After we got back from Cornwall on 20th September Bertie went back to Appleton Engineering for an engine service, new LED running lights and to have the leaky hot water manifold fixed. We got Bertie back last week and decided to have a quick weekend away to test out the various jobs especially the water leak. As Eileen has quite a serious eye operation due next week it is not likely that Bertie will get a trip again before Christmas and so this was a last chance for a few months.

After quite a bit of discussion we decided that we fancied exploring the Stour Valley (aka “Constable Country”) but first we would go and have a look at Ickworth House (NT) near Bury St Edmunds. We left home on Friday 8th October in good time having prepped Bertie the day before, in any event packing for two nights away is no big deal. We got to Ickworth in time to have lunch in the car park. We could have chosen a better day as there was a major craft event on in the grounds and the place was heaving. No chance of getting on the main car park and we were waived on to the grass overflow area (actually I think it was the overflow for the overflow!) and I was a bit concerned as Bertie is not always very happy on grass and has been known to refuse to move without help. Anyway we carefully parked on traction mats just in case – much to the consternation of the young air cadets who “supervising” the parking.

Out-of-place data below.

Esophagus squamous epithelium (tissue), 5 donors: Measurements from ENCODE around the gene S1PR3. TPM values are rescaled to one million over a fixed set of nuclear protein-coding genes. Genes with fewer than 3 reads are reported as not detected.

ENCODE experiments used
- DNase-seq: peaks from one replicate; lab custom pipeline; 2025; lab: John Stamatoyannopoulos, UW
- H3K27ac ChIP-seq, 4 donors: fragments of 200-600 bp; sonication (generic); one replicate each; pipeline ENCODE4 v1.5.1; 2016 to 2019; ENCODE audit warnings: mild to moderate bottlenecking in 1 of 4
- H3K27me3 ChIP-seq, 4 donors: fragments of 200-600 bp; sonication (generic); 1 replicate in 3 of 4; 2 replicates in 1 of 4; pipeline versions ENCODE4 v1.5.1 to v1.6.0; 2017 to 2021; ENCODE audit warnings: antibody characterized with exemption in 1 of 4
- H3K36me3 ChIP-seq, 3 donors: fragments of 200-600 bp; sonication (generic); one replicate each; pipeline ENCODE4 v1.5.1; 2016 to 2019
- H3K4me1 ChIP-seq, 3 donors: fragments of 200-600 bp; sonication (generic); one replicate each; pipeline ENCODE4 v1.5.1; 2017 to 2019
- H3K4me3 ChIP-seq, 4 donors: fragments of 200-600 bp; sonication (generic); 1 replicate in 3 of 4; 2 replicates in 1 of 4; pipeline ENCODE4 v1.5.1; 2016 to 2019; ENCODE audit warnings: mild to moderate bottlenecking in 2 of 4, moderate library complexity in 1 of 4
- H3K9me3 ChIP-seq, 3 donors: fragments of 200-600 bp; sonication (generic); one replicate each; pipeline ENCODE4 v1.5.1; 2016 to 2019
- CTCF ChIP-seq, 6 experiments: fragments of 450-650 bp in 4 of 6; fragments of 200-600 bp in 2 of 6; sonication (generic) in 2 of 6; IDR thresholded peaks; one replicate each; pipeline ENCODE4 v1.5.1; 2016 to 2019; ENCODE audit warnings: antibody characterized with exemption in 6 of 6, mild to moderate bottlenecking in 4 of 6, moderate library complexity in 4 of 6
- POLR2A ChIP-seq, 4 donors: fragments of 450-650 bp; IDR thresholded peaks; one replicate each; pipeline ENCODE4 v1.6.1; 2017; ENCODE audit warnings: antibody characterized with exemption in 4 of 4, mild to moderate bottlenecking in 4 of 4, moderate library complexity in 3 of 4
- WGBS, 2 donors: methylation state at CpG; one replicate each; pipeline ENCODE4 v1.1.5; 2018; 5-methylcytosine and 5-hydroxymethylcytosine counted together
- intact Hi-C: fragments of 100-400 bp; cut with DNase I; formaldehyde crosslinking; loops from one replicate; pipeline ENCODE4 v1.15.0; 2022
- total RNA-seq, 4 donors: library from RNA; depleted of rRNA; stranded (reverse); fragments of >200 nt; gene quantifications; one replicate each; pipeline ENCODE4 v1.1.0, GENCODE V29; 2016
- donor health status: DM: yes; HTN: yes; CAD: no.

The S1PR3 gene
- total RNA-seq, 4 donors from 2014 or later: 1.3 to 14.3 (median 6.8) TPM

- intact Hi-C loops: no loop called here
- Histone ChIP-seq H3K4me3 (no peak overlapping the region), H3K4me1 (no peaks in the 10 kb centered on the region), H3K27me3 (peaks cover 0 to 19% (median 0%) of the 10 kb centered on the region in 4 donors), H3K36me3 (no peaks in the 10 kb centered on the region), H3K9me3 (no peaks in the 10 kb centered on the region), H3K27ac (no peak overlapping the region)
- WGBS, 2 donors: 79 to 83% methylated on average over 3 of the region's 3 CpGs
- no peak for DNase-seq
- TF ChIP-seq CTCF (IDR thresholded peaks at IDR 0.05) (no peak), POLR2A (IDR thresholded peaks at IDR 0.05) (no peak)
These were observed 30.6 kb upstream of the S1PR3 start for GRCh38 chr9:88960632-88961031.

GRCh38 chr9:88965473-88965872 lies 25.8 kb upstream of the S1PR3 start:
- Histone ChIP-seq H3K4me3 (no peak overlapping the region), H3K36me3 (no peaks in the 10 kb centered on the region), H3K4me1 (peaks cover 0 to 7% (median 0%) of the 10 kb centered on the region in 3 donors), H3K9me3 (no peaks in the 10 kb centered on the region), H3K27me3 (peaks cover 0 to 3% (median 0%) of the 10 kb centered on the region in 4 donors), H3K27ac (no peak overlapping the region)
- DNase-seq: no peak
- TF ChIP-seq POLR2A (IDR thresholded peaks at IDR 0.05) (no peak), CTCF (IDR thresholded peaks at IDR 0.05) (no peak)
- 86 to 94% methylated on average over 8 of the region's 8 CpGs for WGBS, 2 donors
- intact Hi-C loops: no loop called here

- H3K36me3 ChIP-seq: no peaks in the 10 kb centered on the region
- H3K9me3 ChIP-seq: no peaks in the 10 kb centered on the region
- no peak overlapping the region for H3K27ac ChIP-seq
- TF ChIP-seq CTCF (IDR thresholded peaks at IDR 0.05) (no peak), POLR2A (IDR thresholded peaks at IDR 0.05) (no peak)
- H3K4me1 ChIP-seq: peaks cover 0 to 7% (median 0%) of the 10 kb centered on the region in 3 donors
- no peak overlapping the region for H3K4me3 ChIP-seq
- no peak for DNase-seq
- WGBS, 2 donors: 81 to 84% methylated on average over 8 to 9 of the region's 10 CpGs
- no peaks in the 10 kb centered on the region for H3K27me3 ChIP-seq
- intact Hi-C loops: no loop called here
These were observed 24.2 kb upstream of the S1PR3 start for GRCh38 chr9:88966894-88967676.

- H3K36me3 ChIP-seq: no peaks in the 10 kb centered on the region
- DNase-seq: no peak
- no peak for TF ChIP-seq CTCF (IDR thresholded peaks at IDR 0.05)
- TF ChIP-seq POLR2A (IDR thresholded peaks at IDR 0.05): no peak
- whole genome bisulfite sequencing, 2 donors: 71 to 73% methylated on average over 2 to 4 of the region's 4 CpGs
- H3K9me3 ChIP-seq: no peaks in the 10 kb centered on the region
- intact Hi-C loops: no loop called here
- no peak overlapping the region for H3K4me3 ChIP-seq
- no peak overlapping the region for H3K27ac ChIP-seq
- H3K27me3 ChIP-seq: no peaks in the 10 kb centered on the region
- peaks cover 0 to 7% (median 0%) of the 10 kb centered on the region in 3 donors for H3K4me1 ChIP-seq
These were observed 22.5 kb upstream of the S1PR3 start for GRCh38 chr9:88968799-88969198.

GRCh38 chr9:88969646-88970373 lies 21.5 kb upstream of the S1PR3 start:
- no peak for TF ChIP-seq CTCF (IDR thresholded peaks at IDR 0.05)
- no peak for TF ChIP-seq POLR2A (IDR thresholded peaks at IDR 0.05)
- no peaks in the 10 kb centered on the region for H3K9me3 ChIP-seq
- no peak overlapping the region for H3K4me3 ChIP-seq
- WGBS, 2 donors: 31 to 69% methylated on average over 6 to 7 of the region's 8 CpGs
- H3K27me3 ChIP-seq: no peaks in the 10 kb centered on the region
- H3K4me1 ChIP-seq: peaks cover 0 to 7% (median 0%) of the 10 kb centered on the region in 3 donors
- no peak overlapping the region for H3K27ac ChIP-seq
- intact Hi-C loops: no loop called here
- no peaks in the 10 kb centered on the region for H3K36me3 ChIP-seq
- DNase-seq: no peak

I am sorry I have no photos of the house – we will have to go back and take some piccies another time. It was worth the detour however and there was quite a lot more to see than we had expected. The house was quite busy but nothing like the car park as most of those folk had gone to the craft fair.

From Ickworth it was a very short drive to Depden Farm Shop Britstop – our second visit here having stayed here on our way to Devon in August this year. A warm welcome again and quiet spot in the back car park. We thought we would treat ourselves to a chocolate brownie each from the shop – they were so good we went straight back and bought some more for another day!